The Radium Hot Springs Sunrise Rotary Club has been hard at work creating a community garden for the Radium village and the club’s efforts are close to fruition.

The new community garden, which will go by the name Rotary Gardens, already has 40 raised garden beds built, an eight-foot (2.5-metre) wildlife fence around it (put up last weekend), and will likely have the final touches, including a gazebo, benches, rosebushes and other park-like amenities, ready later this year.

“Hopefully it will be finished by this fall and we’ll hand it back to the village,” said Sunrise Rotary Club president and garden project organizer Dale Shudra.

The Radium Rotary club began raising funds for the project and started on some construction last fall. The club had been searching for a project to take on, gathered community feedback, and then did a feasibility study on the idea of a community garden, which a garnered positive response.

The Rotary Gardens project is on the parcel of land behind the old Radium elementary school (which the school board now leases to Parks Canada). The school board also owns the adjacent empty lot (that is now home to the gardens), which the Village of Radium Hot Springs has license to use. The village gave the Rotary club the go-ahead to construct the community garden there, with the plan that, once the project is finished, responsibility for it would revert back to the village. The municipality will form a garden committee to manage the Rotary Gardens from that point onward. Prior to becoming a garden, the space was often used as an informal soccer field or dog-walking space.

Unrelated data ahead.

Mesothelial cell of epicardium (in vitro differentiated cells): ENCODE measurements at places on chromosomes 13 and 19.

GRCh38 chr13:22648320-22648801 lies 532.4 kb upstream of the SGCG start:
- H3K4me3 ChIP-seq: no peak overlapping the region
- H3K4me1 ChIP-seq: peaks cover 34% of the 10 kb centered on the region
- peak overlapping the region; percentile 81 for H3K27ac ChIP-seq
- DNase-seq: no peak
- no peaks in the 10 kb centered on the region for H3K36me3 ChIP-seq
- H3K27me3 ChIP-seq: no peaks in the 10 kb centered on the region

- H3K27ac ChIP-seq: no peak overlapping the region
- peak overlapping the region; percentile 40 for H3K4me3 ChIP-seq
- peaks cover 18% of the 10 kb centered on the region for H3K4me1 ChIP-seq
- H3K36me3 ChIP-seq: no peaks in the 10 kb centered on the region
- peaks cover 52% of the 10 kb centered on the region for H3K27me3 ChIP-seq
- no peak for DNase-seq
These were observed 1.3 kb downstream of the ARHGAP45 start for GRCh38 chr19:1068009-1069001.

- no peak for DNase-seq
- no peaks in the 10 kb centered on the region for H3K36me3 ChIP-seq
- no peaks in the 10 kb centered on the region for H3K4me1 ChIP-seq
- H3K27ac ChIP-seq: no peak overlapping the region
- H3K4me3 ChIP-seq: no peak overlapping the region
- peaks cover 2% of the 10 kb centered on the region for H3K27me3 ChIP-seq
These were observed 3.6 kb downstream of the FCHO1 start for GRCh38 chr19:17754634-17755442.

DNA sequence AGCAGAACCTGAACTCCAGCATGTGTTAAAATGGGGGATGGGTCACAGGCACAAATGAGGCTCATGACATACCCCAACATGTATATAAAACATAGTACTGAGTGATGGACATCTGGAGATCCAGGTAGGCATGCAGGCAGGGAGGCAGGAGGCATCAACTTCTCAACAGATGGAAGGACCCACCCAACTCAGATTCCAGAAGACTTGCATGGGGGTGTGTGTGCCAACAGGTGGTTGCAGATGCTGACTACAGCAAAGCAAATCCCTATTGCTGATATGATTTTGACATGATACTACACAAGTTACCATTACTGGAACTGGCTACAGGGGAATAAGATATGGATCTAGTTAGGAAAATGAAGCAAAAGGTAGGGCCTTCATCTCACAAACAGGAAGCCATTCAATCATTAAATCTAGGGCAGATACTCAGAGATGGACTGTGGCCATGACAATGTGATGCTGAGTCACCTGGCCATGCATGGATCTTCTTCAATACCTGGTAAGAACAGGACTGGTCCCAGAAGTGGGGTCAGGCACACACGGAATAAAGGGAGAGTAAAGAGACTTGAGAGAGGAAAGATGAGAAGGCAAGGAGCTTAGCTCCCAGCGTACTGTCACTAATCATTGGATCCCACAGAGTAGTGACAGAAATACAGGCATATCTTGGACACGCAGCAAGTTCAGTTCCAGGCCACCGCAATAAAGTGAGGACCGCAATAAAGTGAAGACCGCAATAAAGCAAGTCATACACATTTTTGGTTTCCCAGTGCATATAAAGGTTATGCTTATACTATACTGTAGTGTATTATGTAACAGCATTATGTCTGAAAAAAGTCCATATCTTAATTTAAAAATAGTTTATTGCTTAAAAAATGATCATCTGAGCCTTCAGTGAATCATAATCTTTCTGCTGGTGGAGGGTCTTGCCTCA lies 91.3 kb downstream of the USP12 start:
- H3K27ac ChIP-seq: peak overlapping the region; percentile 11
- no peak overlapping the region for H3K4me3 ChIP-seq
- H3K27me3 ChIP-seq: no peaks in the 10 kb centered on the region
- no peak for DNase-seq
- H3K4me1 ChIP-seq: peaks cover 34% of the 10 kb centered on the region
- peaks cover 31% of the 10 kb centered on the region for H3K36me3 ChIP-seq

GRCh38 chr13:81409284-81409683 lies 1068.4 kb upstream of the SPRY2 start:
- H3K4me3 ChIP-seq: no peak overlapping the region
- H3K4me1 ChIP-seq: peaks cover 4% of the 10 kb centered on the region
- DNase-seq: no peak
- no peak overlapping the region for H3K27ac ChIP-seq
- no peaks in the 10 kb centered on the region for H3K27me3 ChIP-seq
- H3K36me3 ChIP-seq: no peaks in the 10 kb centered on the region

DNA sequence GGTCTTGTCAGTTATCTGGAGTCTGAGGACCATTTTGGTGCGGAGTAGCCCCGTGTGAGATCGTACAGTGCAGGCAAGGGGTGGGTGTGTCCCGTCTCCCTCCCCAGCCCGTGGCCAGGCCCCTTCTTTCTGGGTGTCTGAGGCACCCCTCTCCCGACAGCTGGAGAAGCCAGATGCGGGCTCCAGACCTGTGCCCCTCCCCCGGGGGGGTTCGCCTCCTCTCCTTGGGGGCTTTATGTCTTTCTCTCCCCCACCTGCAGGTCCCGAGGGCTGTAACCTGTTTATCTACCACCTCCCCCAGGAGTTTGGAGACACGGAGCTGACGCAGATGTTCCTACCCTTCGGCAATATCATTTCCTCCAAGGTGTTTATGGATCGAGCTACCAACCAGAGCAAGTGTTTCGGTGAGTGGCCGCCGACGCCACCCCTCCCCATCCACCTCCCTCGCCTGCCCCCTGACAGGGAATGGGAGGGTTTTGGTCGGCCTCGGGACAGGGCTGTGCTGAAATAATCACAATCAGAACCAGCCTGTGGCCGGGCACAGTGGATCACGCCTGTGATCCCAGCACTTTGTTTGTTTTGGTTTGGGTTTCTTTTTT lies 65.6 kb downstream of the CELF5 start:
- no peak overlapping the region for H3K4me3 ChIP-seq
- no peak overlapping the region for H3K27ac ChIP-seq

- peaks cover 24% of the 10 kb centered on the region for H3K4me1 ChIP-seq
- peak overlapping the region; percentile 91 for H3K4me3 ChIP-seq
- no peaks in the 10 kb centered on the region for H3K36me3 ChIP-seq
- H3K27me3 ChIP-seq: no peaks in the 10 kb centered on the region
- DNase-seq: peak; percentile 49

“Obviously, I think it’s awesome. It’s already become a meeting place; it’s located right in the centre of town. People are excited about it,” said Radium mayor Clara Reinhardt. “We have many people living in condos and apartments, and consequently they just don’t have an opportunity to have their own garden.”

Reinhardt said she’s been glad to see a good cross-section of people at the volunteer work days for the garden, from seniors to families with young kids, with both part-time and full-time residents all participating.

Community interest in the project is evident, with all 40 of the raised beds (which residents can subscribe to use for the season) already accounted for.

Shudra pointed out that community gardens have many benefits.

“It’s healthy, there’s an exercise aspect, there’s a communal aspect as it really creates a nice sense of community, and there’s an educational aspect,” he said. “It’s worked out really well so far. We want people to know it’s there and to use it, both the garden beds and the park aspect of it, which will be a great place to bring a book, sit down on the bench and relax. We’re quite optimistic it will be a great legacy for the club.”

Work on the garden has involved generous donations of time and effort from volunteers as well as in-kind contributions and financial support from the Columbia Basin Trust, the Columbia Valley Community Foundation, BC Hydro, Radium Resort and The Springs golf course (which is letting the garden use its untreated water). Accounting for the in-kind contribution and volunteer help, the total cost of the project is between $60,000 and $65,000, according to Shudra.

The club is planning an official grand opening sometime in June or July.